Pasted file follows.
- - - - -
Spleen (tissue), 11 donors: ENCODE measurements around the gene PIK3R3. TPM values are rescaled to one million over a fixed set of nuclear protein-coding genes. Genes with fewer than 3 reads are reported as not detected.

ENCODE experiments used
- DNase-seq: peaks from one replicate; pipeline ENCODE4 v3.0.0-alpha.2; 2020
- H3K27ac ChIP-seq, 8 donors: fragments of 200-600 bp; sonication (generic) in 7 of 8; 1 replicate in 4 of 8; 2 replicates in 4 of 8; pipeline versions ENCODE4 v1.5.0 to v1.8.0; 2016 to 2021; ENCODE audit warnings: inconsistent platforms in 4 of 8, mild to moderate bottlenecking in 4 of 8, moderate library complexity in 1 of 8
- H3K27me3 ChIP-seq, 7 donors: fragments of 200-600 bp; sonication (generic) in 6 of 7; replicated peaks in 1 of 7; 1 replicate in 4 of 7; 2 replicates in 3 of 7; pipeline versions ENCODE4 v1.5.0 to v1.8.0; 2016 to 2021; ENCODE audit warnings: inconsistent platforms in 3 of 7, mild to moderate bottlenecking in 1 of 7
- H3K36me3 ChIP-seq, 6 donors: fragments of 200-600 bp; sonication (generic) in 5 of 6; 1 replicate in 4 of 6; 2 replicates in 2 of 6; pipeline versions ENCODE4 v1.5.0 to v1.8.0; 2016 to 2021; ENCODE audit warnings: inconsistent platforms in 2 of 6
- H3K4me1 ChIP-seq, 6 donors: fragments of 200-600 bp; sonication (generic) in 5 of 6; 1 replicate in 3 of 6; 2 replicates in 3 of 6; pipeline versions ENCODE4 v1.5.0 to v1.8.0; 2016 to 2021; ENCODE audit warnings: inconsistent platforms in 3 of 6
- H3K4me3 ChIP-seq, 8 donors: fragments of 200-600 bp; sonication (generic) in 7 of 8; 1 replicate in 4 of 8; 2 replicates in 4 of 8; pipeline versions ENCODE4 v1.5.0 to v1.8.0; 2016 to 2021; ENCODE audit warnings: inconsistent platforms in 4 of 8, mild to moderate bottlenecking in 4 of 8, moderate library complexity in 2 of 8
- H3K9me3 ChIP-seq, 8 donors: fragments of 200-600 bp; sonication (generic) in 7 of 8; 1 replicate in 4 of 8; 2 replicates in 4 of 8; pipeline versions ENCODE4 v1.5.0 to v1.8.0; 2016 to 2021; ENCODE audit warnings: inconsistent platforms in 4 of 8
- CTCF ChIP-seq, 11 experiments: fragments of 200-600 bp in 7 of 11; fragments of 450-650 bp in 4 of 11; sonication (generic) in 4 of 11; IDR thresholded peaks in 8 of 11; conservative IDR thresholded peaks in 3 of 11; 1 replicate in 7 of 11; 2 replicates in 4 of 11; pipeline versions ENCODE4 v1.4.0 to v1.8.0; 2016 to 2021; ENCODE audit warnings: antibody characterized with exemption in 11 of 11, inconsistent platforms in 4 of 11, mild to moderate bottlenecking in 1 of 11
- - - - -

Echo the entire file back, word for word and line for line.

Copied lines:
Spleen (tissue), 11 donors: ENCODE measurements around the gene PIK3R3. TPM values are rescaled to one million over a fixed set of nuclear protein-coding genes. Genes with fewer than 3 reads are reported as not detected.

ENCODE experiments used
- DNase-seq: peaks from one replicate; pipeline ENCODE4 v3.0.0-alpha.2; 2020
- H3K27ac ChIP-seq, 8 donors: fragments of 200-600 bp; sonication (generic) in 7 of 8; 1 replicate in 4 of 8; 2 replicates in 4 of 8; pipeline versions ENCODE4 v1.5.0 to v1.8.0; 2016 to 2021; ENCODE audit warnings: inconsistent platforms in 4 of 8, mild to moderate bottlenecking in 4 of 8, moderate library complexity in 1 of 8
- H3K27me3 ChIP-seq, 7 donors: fragments of 200-600 bp; sonication (generic) in 6 of 7; replicated peaks in 1 of 7; 1 replicate in 4 of 7; 2 replicates in 3 of 7; pipeline versions ENCODE4 v1.5.0 to v1.8.0; 2016 to 2021; ENCODE audit warnings: inconsistent platforms in 3 of 7, mild to moderate bottlenecking in 1 of 7
- H3K36me3 ChIP-seq, 6 donors: fragments of 200-600 bp; sonication (generic) in 5 of 6; 1 replicate in 4 of 6; 2 replicates in 2 of 6; pipeline versions ENCODE4 v1.5.0 to v1.8.0; 2016 to 2021; ENCODE audit warnings: inconsistent platforms in 2 of 6
- H3K4me1 ChIP-seq, 6 donors: fragments of 200-600 bp; sonication (generic) in 5 of 6; 1 replicate in 3 of 6; 2 replicates in 3 of 6; pipeline versions ENCODE4 v1.5.0 to v1.8.0; 2016 to 2021; ENCODE audit warnings: inconsistent platforms in 3 of 6
- H3K4me3 ChIP-seq, 8 donors: fragments of 200-600 bp; sonication (generic) in 7 of 8; 1 replicate in 4 of 8; 2 replicates in 4 of 8; pipeline versions ENCODE4 v1.5.0 to v1.8.0; 2016 to 2021; ENCODE audit warnings: inconsistent platforms in 4 of 8, mild to moderate bottlenecking in 4 of 8, moderate library complexity in 2 of 8
- H3K9me3 ChIP-seq, 8 donors: fragments of 200-600 bp; sonication (generic) in 7 of 8; 1 replicate in 4 of 8; 2 replicates in 4 of 8; pipeline versions ENCODE4 v1.5.0 to v1.8.0; 2016 to 2021; ENCODE audit warnings: inconsistent platforms in 4 of 8
- CTCF ChIP-seq, 11 experiments: fragments of 200-600 bp in 7 of 11; fragments of 450-650 bp in 4 of 11; sonication (generic) in 4 of 11; IDR thresholded peaks in 8 of 11; conservative IDR thresholded peaks in 3 of 11; 1 replicate in 7 of 11; 2 replicates in 4 of 11; pipeline versions ENCODE4 v1.4.0 to v1.8.0; 2016 to 2021; ENCODE audit warnings: antibody characterized with exemption in 11 of 11, inconsistent platforms in 4 of 11, mild to moderate bottlenecking in 1 of 11